For the best light on the waterfalls, do the loop clockwise, heading east on I-84 to the pretty village of Troutdale (Exit 17), where you pick up what’s left of the Historic Columbia River Highway.
When it opened in 1916, this highway was the first paved road in the Northwest. The engineering marvel had 18 bridges spanning rivers and canyons, and was built as a scenic tour for Model T’s to allow access to the incredible, and previously inaccessible, natural beauty.
Much of this 1916 road was destroyed or abandoned in the 1940s when Interstate 84 was built, but there is still a 22-mile section open. It’s an amazing drive, coming so close to some waterfalls that their spray will land on your windshield. There are pull-offs, vistas and plenty of short hikes. One of the first “must” stops is Vista House at Crown Point. Opened in 1917 as a “comfort station,” the house sits at an elevation of 733 feet and offers grand views of the road and gorge.
From here, the highway spirals down to the river and begins a stretch lined with seven huge waterfalls. First up is Latourell Falls, definitely worth the short hike. The showpiece, and the most visited natural attraction in Oregon, is Multnomah Falls. There are two falls here, the big one drops 542-feet into a pool crossed by a foot-bridge, with a second drop of 69-feet under it. If you combine them, the 620-foot drop makes this the third highest year-round falls in the country. The easy access means it’s incredibly crowded, certainly by Colorado standards, but hike up (straight up) and you lose most of the people.
Back on I-84, it’s 33 miles to Hood River, a pretty town and lunch stop with cafes, brewpubs and antique stores. From here, the loop heads south on Hwy. 35. Make a detour in a few miles to Panorama Point, a small hill that looks across farm country to towering Mount Hood. This fertile Hood River Valley produces 225,000 annual tons of cherries, pears and apples -- prized fruit that is shipped around the world. There are 30 farms, wineries and specialty stores selling their products in the valley on a route that is amusingly called, “The Fruit Loop.”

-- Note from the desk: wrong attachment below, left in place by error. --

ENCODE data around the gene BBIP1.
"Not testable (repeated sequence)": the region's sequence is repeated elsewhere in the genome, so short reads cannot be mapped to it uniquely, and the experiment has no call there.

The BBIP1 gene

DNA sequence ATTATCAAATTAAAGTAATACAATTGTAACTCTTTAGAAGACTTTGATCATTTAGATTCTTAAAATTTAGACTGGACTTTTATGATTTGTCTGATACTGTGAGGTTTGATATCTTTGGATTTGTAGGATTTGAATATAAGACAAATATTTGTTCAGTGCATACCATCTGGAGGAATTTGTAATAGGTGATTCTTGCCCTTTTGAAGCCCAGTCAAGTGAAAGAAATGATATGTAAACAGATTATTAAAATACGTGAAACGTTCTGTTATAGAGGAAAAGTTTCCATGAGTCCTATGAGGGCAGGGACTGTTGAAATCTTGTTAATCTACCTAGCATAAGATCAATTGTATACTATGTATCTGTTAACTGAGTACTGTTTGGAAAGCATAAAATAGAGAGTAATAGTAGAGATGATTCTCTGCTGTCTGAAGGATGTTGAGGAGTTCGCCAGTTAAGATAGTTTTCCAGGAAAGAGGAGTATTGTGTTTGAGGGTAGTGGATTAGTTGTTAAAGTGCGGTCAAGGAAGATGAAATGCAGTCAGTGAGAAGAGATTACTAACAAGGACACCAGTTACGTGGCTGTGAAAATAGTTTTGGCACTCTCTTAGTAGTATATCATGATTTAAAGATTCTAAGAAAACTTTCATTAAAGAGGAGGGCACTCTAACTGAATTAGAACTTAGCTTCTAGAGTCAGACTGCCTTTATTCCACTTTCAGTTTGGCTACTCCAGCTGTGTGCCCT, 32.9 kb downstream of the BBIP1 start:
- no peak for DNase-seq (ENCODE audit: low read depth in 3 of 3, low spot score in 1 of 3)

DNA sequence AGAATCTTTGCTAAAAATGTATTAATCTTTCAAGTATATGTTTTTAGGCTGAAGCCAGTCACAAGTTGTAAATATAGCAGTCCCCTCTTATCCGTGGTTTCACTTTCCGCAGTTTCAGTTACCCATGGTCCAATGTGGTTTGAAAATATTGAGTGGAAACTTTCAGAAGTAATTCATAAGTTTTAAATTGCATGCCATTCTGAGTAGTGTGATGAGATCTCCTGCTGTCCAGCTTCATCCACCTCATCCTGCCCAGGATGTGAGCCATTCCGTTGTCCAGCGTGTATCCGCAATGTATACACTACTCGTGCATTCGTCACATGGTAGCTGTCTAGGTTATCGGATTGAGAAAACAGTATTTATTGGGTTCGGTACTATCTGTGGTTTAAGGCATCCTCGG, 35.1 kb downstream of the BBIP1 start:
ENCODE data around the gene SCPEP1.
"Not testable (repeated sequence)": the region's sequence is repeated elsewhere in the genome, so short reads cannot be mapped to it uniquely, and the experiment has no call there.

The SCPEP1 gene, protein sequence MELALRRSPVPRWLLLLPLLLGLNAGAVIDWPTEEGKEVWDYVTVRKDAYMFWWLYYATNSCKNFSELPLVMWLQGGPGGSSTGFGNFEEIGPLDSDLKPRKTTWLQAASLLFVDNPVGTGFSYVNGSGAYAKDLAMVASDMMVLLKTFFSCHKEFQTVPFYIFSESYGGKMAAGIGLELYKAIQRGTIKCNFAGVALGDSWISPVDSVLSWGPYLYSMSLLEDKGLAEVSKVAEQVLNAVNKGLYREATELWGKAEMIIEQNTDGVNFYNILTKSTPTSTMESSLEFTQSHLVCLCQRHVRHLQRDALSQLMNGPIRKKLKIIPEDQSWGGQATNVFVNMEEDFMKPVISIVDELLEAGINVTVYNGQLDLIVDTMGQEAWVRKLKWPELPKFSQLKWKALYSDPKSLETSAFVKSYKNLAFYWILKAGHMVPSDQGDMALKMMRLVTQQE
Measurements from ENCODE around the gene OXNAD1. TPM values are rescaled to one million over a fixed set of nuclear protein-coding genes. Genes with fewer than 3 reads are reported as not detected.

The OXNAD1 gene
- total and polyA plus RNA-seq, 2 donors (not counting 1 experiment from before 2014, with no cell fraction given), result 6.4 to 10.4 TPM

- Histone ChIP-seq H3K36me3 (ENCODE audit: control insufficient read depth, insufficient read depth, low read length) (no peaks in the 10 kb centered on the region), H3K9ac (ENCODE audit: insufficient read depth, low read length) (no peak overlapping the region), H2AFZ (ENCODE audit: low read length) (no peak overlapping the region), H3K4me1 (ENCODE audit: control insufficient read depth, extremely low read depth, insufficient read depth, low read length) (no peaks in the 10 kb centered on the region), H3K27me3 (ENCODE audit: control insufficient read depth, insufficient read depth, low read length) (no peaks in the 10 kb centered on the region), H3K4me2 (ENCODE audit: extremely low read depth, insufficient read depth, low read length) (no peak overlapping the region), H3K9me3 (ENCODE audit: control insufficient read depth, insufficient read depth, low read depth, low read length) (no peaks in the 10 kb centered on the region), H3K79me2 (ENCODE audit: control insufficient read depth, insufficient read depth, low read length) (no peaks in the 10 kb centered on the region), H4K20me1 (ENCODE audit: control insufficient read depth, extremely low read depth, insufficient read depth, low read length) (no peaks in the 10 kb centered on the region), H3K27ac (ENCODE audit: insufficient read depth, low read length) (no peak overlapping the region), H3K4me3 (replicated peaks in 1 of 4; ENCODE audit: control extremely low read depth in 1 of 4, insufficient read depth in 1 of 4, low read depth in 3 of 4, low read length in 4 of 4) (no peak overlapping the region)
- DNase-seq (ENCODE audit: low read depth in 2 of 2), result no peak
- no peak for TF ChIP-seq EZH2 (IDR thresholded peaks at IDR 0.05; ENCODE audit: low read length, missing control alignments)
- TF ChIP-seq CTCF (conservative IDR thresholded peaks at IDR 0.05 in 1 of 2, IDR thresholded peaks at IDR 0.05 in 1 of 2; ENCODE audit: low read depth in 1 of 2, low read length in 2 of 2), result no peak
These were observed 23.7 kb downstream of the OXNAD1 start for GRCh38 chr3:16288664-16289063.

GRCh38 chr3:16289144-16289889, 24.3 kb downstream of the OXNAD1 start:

Continuing on, the road twists, climbs and circles 44 miles into the Mount Hood massive, gaining elevation through deep, Colorado-like, green forests of pine. Take a turn west at Government Camp and continue climbing to 6,000 feet and the Timberline Lodge. Opened in 1937, this wood and stone hotel was used as the location for the movie The Shining, even though the book took place in Colorado and was based on The Stanley Hotel in Estes Park. The actual hotel is a far cry from the creepy one in the movie. Devil’s Thumb Ranch in Fraser, Colorado is based on the design with a 360 degree lobby fireplace. Trails lined with wildflowers lead to glaciers at the base of Mount Hood, where the late afternoon turns the snow shades of orange and pink.
But as the sun starts to set, remember, it’s 63 miles back to the pleasures of Portland…and all those waiting food trucks and brewpubs.